We talked about putting together a 13-part series on East Coast Shipwrecks because he had a ton of footage from many underwater shoots over the years.
I knew nothing about film or documentaries or TV, but I had an acquaintance at A&E so I gave her a call to pitch the concept. She was very gracious and pointed me in the right direction, and at some point called about the Andrea Doria footage, asking if htey could use it for a doc to air on The Discovery Channel. They couldn't pay us of course, which I didn't believe but didn't care about because we had our first win. Discovery!
Ok. So about Noah Adams.
The guys who ran the video business--the ones who actually paid me--asked me about the documentary idea, and so I gushed about it, and, sounding skeptical, asked something like "yeah? And who's going to narrate it?" And without missing a beat I said, "Noah Adams from NPR!"
I loved Noah's voice. Dry, unemotional, to the point. To me he was the perfect narrator, the perfect broadcasting voice. These days I pine for a voice like that on NPR; the current crop are all too emotive, which to me skews to POV and makes it less of a news service.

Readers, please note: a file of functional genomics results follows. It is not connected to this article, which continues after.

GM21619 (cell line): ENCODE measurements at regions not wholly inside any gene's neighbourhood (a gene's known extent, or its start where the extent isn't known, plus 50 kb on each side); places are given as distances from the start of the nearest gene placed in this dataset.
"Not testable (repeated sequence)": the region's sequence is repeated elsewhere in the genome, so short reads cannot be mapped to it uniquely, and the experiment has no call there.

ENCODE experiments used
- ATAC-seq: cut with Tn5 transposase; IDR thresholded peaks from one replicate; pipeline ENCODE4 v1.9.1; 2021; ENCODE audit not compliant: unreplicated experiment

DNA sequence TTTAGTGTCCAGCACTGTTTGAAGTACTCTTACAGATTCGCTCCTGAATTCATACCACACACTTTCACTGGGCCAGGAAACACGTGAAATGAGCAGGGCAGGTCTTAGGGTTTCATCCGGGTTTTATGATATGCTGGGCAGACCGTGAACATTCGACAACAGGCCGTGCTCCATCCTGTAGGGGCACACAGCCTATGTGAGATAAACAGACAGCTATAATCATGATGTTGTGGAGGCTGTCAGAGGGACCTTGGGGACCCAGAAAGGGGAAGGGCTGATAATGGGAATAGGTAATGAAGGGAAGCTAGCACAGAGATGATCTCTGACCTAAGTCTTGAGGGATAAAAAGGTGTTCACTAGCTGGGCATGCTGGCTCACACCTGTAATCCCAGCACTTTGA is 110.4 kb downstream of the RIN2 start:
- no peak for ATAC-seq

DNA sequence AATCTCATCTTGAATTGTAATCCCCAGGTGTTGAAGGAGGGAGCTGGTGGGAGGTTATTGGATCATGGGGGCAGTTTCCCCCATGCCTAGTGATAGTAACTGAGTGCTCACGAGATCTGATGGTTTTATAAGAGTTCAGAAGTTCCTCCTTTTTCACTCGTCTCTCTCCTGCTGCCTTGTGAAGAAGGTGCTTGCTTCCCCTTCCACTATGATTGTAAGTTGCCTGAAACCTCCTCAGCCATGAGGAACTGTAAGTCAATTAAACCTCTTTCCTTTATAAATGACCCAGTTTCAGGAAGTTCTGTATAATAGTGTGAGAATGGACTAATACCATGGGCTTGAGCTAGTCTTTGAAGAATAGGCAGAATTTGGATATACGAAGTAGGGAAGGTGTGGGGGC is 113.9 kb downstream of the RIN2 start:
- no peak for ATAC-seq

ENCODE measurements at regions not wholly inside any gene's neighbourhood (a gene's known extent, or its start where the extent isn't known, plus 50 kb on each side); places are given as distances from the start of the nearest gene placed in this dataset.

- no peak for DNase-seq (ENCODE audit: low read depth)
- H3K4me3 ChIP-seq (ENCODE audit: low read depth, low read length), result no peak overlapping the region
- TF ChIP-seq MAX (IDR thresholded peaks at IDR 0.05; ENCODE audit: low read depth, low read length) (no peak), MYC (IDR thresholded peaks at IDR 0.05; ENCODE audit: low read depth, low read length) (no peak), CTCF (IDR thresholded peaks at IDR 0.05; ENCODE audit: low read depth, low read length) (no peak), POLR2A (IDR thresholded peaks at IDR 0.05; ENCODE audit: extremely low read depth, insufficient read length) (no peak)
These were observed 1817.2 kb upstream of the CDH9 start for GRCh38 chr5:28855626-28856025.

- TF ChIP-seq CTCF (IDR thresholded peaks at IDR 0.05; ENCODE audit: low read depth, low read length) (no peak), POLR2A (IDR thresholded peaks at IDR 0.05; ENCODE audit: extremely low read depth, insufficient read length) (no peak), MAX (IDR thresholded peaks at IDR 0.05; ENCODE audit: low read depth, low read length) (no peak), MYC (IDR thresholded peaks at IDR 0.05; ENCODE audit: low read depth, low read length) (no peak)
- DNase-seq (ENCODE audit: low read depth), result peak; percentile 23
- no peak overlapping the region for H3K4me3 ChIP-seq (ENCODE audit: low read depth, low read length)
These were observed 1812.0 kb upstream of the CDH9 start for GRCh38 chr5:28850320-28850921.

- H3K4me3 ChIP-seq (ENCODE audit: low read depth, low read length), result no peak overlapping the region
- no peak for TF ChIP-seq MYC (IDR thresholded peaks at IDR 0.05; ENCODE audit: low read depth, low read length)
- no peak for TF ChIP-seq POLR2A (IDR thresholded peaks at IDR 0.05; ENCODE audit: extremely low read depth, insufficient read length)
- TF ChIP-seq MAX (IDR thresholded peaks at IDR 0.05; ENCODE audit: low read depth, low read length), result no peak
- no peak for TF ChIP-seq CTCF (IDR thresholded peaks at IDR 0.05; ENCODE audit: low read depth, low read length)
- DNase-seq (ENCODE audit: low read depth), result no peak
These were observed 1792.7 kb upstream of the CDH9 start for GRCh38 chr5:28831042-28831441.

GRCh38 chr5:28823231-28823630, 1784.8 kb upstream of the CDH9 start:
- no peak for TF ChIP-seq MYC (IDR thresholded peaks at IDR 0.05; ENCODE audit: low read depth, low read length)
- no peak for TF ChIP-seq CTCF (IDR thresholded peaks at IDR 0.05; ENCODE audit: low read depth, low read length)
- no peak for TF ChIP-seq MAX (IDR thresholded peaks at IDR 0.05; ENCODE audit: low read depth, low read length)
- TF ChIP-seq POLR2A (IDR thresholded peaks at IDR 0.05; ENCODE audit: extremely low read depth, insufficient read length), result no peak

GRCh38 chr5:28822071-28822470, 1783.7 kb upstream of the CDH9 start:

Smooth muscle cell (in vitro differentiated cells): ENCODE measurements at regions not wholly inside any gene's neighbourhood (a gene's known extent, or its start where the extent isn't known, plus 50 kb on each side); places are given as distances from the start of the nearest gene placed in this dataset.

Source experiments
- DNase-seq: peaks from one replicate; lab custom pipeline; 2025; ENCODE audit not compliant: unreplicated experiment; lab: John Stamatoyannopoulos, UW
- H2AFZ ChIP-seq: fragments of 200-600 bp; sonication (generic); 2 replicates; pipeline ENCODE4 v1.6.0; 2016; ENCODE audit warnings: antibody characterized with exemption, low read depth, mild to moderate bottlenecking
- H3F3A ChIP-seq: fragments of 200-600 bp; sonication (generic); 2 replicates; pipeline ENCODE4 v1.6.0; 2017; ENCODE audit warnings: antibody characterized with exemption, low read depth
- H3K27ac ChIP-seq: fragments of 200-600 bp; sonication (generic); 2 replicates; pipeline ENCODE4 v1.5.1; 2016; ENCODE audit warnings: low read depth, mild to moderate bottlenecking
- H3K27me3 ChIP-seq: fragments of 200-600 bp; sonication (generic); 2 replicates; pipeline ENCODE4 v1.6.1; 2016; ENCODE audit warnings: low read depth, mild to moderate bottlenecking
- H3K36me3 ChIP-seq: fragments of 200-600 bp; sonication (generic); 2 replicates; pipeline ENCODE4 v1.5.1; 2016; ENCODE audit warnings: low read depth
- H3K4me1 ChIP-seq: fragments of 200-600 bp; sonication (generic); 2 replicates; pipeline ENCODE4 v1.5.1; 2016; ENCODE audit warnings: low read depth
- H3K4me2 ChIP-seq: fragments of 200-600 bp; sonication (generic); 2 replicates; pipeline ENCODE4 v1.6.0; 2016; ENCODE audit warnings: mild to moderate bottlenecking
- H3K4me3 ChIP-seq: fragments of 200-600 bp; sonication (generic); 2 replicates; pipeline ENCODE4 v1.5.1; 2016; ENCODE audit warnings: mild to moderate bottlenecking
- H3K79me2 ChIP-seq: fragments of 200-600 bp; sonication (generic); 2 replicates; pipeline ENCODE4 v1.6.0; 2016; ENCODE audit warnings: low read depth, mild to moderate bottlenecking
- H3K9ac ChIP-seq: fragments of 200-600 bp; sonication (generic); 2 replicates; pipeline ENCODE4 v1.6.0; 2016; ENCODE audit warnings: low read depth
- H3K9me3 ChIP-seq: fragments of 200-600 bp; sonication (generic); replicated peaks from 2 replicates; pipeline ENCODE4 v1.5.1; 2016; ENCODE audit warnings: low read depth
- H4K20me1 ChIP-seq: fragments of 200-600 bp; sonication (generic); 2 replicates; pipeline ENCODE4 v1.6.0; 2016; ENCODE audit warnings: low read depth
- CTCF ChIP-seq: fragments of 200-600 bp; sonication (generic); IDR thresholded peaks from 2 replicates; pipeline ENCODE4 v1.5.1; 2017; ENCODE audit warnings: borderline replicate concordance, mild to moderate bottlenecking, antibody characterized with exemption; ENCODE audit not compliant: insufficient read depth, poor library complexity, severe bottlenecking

Oh, right. Back to Noah. It sort of went like this:
"Yeah, Noah Adams." I had no idea whether this was possible.
"Right--like you an get Noah Adams to narrate this. How are you going to do that?"
"I'll just call him and ask!"
"Right--you're just going to call up NPR and ask for Noah Adams?"
"I'll do it right now." I pick up the phone and call information, asking for NPR. The guys are looking at me like there's no way this is going to happen.
"National Public Radio, how can I help you?"
"Yes, Noah Adams, please."
"Please hold." The phone rings.
"This is Noah."
They couldn't believe it. Ok I couldn't believe it either. Their $7/hour lackey just called one of the biggest names in radio and the guy answers his phone on the first ring.
"Hi, uh Noah! Um, I'm working on a documentary on East Coast ship wrecks, and we were thinking of who should narrate this, and you're the first person I thought of. Is this something you do?"
"Yes I do narrations sometimes. Can you send me a script?"
Well, yes, I can send you a script. Like I had a script.
"Yes of course." That's where I should have ended the call. You have the first win--agreement, interest, invitation...it's all good. But there's that part of me that just can't stop...
"...also we don't have much of a budget, so I thought maybe we could get you a paid speech at a local college." Wait for it.
"Do you think that would be fun for me?"
Stunned silence. Brain scrambled. Three seconds...now four. Stammering I say "no, I 'm sorry, I just...I'll send you the script and get back to you, OK? "
I turned around and looked at the guys. They still couldn't believe it, and also could tell something hadn't quite gone right. But I got Noah Adams on the phone on the first try and he agreed to look at the non-existent script. My ambition, though, rubbed the guys the wrong way, and shortly after that I was fired.
And that's my Noah Adams story. I never sent the non-existent script, but wonder to this day whether we could have pulled it off. Maybe. But at least we did get a credit on the documentary.